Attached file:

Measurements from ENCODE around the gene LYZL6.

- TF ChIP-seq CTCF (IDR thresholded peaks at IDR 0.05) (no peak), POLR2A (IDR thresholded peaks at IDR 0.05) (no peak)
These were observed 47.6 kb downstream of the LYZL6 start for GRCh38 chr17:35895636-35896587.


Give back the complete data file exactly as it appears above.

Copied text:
Measurements from ENCODE around the gene LYZL6.

- TF ChIP-seq CTCF (IDR thresholded peaks at IDR 0.05) (no peak), POLR2A (IDR thresholded peaks at IDR 0.05) (no peak)
These were observed 47.6 kb downstream of the LYZL6 start for GRCh38 chr17:35895636-35896587.